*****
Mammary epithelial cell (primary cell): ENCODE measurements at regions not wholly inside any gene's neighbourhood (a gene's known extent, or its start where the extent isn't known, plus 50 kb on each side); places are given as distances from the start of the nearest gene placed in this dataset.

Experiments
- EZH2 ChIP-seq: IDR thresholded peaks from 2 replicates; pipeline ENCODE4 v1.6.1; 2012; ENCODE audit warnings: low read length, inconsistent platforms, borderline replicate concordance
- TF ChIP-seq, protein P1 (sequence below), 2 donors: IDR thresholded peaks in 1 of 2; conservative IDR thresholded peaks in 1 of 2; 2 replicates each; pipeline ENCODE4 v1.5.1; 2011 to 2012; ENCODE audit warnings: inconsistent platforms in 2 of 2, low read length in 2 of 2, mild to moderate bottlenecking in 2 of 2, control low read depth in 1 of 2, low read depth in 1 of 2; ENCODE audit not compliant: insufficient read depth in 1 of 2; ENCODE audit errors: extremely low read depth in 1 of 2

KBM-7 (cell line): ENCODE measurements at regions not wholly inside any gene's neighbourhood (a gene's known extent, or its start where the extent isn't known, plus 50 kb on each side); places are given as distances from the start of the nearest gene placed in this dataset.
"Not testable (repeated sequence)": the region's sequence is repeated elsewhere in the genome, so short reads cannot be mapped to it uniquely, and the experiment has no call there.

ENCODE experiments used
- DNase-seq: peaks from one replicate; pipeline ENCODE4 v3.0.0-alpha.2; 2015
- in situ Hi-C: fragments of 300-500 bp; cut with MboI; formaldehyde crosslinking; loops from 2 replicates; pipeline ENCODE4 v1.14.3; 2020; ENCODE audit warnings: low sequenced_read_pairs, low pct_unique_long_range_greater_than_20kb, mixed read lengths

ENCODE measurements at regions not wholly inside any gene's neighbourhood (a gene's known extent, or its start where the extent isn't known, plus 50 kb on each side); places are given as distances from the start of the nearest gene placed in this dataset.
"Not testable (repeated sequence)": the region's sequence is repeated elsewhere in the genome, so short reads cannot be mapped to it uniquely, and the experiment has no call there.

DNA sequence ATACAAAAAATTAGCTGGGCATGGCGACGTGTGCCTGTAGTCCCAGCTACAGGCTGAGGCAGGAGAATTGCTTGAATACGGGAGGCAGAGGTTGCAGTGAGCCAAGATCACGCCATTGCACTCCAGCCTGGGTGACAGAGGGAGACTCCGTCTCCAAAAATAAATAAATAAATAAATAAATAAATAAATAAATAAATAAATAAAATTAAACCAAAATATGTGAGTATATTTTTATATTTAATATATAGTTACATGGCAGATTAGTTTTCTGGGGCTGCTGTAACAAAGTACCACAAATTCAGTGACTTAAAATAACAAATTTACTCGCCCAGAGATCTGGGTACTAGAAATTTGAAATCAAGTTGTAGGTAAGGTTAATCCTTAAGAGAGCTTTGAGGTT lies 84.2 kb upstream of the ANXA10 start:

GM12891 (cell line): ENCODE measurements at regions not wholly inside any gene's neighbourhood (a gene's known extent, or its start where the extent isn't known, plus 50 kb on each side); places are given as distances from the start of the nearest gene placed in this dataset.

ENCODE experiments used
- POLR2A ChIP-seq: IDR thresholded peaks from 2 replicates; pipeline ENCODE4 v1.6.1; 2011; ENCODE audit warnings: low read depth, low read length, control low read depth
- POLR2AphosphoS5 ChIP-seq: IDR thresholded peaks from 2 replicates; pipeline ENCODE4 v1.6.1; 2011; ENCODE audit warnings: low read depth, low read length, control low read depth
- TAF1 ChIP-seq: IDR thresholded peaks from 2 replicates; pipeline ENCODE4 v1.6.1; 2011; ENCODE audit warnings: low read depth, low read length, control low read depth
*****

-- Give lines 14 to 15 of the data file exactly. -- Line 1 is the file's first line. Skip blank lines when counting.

ENCODE experiments used
- POLR2A ChIP-seq: IDR thresholded peaks from 2 replicates; pipeline ENCODE4 v1.6.1; 2011; ENCODE audit warnings: low read depth, low read length, control low read depth